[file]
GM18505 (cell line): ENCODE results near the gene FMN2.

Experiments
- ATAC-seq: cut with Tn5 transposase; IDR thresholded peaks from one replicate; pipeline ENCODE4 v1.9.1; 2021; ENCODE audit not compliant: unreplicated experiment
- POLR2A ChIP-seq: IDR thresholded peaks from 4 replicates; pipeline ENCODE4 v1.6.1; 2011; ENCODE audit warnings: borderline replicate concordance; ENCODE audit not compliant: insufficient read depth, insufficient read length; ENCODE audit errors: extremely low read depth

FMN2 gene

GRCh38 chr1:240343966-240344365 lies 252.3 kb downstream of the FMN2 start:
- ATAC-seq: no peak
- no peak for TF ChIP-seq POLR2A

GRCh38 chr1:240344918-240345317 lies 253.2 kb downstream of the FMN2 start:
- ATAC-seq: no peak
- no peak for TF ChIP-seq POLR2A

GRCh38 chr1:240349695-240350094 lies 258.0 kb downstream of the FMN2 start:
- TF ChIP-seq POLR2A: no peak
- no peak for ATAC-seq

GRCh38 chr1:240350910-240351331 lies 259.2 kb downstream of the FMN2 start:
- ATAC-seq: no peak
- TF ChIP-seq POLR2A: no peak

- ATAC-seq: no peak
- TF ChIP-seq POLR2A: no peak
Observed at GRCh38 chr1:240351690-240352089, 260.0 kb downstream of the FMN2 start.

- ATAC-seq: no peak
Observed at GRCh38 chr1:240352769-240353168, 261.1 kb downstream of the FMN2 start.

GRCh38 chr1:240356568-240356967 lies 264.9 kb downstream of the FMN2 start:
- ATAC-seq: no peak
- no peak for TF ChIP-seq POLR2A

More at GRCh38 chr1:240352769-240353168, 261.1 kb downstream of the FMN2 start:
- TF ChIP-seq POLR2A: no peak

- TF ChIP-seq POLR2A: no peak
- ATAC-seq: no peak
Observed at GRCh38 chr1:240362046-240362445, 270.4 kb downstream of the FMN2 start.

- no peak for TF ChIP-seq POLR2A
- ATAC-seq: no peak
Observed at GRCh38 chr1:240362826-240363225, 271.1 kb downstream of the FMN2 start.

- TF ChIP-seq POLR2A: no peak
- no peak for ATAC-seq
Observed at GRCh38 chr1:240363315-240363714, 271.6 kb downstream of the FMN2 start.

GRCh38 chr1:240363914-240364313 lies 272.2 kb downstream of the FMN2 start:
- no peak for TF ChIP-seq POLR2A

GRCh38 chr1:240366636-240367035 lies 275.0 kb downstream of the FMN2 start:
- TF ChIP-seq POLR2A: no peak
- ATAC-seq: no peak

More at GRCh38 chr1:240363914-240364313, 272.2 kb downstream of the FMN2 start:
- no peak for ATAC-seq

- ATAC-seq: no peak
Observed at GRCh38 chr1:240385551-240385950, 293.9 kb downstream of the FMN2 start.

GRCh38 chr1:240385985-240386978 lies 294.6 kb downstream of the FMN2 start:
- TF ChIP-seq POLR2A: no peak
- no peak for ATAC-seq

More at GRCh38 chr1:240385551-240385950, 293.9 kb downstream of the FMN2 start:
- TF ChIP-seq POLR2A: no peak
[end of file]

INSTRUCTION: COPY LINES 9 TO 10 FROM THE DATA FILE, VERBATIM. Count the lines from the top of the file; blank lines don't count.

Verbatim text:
GRCh38 chr1:240344918-240345317 lies 253.2 kb downstream of the FMN2 start:
- ATAC-seq: no peak